Aces Wild in NFC West with 49ers Win

Chad KlassenCorrespondent IDecember 15, 2009

SAN FRANCISCO - DECEMBER 14:  Running back Beanie Wells #26 of the Arizona Cardinals rushes with the ball as safety Michael Lewis #32 of the San Francisco 49ers attempts to tackle him at Candlestick Park on December 14, 2009 in San Francisco, California. (Photo by Ezra Shaw/Getty Images)
Ezra Shaw/Getty Images

The NFC West is not only among the weakest divisions in football, but it may also be the wackiest.

After the 49ers shocked the division-leading Cardinals 24-9 at Candlestick Park on Monday night—completing the season sweep of Arizona in the process—oddsmakers in Vegas just might have to stop handicapping the division that's been incredibly unpredictable.

A week after dominating Brett Favre and the Vikings in primetime, the national spotlight wasn't nearly as glamorous for the defending NFC champions. They turned the ball over seven times in a game that could've clinched the division.

Certainly, failing to wrap up the NFC West on Monday night is a moot point for Arizona. The Cardinals get the conference's two worst teams, St. Louis and Detroit, in the last three weeks of the season and should win their second straight division title. 

But a meager performance in San Francisco brought the Cardinals back down to earth. It took them from a top contender against Minnesota—determined to earn a first-round bye—to a middle-of-the-pack team that could be bounced on wild-card weekend with a mistake-filled effort.

Instead of playing like the division crown was on the line, Arizona looked ill-prepared from their opening possession. They never got into the kind of rhythm offensively on which Kurt Warner thrives as an elite quarterback.

To their credit, the 49ers—who were minus-one in the turnover battle at Seattle last week—were able to get pressure on the Cardinals' offense. With an effective pass rush, they disrupted Warner's rhythm-oriented passing attack and shut down the run game.

A disappointing 20-17 defeat to the Seahawks seems like a distant memory now for the Niners, who bounced back in a big way—forcing seven takeaways and beating Arizona for the second time in 2009.

Monday night's surprising win by San Francisco marks what has been a wacky trend in the division this season—teams showing promising signs with stout performances only to return to NFC West mediocrity the next week.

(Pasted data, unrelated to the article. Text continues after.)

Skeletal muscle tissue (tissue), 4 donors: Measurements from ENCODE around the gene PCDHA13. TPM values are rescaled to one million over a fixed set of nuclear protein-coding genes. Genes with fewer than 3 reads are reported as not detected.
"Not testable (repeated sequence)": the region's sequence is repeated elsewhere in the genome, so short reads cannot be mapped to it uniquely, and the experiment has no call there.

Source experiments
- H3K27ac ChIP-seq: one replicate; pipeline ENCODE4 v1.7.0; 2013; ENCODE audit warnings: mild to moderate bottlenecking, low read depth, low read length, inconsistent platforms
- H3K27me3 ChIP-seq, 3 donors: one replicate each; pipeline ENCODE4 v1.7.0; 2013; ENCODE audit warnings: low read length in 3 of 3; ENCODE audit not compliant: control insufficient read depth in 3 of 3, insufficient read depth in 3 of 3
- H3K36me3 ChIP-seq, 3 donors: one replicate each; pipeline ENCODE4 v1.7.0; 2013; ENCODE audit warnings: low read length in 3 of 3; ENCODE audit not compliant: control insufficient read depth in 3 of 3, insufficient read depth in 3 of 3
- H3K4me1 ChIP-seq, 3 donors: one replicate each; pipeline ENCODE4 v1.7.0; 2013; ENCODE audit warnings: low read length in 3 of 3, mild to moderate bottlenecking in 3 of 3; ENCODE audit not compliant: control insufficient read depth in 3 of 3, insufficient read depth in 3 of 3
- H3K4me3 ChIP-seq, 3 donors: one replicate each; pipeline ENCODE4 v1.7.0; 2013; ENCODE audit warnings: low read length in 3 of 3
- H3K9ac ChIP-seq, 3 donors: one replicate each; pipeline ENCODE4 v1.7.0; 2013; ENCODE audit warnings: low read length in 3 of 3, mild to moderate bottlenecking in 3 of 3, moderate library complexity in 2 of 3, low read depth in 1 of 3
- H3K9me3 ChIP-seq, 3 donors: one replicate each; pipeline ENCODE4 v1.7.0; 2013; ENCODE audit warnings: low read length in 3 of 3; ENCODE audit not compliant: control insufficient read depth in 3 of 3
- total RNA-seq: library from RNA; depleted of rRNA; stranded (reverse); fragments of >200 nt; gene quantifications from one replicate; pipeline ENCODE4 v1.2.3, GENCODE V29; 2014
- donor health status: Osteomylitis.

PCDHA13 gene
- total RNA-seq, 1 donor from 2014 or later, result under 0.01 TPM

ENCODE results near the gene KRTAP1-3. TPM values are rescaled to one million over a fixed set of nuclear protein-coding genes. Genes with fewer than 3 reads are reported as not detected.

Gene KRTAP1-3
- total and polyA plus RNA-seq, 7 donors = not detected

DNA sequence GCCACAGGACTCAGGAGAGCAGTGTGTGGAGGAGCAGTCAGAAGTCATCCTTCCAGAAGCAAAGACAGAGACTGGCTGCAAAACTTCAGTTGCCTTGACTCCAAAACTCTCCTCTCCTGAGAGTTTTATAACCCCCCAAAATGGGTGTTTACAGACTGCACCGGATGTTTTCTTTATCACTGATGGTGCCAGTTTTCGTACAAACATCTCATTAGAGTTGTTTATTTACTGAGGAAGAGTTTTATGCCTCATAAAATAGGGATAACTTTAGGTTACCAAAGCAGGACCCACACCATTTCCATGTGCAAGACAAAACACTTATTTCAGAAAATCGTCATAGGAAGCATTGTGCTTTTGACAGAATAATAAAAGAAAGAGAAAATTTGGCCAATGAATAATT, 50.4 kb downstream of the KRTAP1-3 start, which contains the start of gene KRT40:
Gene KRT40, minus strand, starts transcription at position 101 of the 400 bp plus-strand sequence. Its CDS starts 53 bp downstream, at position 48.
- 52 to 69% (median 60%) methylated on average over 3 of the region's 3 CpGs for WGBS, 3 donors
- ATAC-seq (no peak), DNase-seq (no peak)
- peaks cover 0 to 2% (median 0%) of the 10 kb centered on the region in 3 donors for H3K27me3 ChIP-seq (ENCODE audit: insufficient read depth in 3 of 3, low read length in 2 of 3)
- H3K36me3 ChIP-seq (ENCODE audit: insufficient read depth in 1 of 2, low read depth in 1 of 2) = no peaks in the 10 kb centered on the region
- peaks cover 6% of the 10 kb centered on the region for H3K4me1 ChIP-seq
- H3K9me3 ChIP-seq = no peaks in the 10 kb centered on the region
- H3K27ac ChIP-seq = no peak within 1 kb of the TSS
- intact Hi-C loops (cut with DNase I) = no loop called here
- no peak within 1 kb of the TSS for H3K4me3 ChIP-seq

For the defending champions, Arizona, who have been surprisingly impressive on the road this year with a 5-2 record, there has been a pair of mishaps at the University of Phoenix Stadium—the same home at which they went 8-2 in 2008, including the playoffs.

Those two losses—a 31-10 defeat against Indianapolis and a 34-21 loss to Carolina—put serious doubt in the minds of many around the NFL that Arizona could actually repeat as conference champions, let alone division champions.

Warner threw seven interceptions between the two letdowns—five picks to the Panthers alone—and his Cardinals were looking like a team, similar to the Steelers, that was suffering from a Super Bowl hangover. However, they rebounded with a three-game winning streak after each embarrassing defeat.   

For their part, the 49ers started 3-1, with a season-opening win in Arizona, and were a Favre-miracle away from winning their first four contests.

Until beating the Cardinals again, to keep their slim playoff hopes alive, San Francisco had lost six of its last eight following the hot start. This all due in large part to inconsistent quarterback play and the absence of injured Frank Gore in the backfield.

Even for a 5-8 Seattle team that's never been in the NFC West conversation this season, there was a point in the season that inspired hope in Seahawks Nation.

A convincing 41-0 blowout over Jacksonville in Week 5 brought great excitement to the city, and it seemed as though Seattle had finally found its mojo offensively. They were starting to look like a legitimate playoff team.

Matt Hasselbeck had four touchdown passes, two of which went to coveted free agent T.J. Houshmandzadeh, while an aging defense put up its second shutout of 2009.  

However, the Seahawks, who had been humbled by the Colts a week earlier in Indianapolis, were pounded 27-3 by the Cardinals the very next week. They've lost five of their last eight games since demolishing the Jaguars—ironically the team that's now in playoff contention in the AFC.     

It's just been one of those wacky years in the NFL, where parity has reigned supreme every Sunday. But if the NFC West has taught us anything, the high-flying Cardinals will be back despite leaving San Francisco humiliated.

After all, Arizona has experienced this same rollercoaster ride before, only one year ago. A 47-7 thumping at Foxboro last December was followed by a four-game winning streak and a berth in the Super Bowl.


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